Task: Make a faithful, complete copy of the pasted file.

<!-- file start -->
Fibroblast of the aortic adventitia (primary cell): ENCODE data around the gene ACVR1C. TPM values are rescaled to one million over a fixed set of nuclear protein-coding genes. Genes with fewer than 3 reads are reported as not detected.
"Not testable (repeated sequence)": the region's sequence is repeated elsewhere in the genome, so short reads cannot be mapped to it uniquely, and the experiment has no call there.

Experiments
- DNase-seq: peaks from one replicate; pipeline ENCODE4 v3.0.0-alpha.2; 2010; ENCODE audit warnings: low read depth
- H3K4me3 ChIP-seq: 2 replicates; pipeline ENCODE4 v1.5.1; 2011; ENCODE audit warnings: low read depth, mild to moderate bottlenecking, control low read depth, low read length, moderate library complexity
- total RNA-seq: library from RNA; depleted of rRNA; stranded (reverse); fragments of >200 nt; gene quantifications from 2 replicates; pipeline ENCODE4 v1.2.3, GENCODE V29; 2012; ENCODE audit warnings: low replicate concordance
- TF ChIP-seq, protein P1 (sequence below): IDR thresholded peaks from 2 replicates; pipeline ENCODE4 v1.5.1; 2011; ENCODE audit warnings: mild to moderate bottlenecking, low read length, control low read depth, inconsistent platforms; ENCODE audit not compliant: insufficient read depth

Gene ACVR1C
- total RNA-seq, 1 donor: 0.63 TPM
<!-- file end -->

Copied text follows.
Fibroblast of the aortic adventitia (primary cell): ENCODE data around the gene ACVR1C. TPM values are rescaled to one million over a fixed set of nuclear protein-coding genes. Genes with fewer than 3 reads are reported as not detected.
"Not testable (repeated sequence)": the region's sequence is repeated elsewhere in the genome, so short reads cannot be mapped to it uniquely, and the experiment has no call there.

Experiments
- DNase-seq: peaks from one replicate; pipeline ENCODE4 v3.0.0-alpha.2; 2010; ENCODE audit warnings: low read depth
- H3K4me3 ChIP-seq: 2 replicates; pipeline ENCODE4 v1.5.1; 2011; ENCODE audit warnings: low read depth, mild to moderate bottlenecking, control low read depth, low read length, moderate library complexity
- total RNA-seq: library from RNA; depleted of rRNA; stranded (reverse); fragments of >200 nt; gene quantifications from 2 replicates; pipeline ENCODE4 v1.2.3, GENCODE V29; 2012; ENCODE audit warnings: low replicate concordance
- TF ChIP-seq, protein P1 (sequence below): IDR thresholded peaks from 2 replicates; pipeline ENCODE4 v1.5.1; 2011; ENCODE audit warnings: mild to moderate bottlenecking, low read length, control low read depth, inconsistent platforms; ENCODE audit not compliant: insufficient read depth

Gene ACVR1C
- total RNA-seq, 1 donor: 0.63 TPM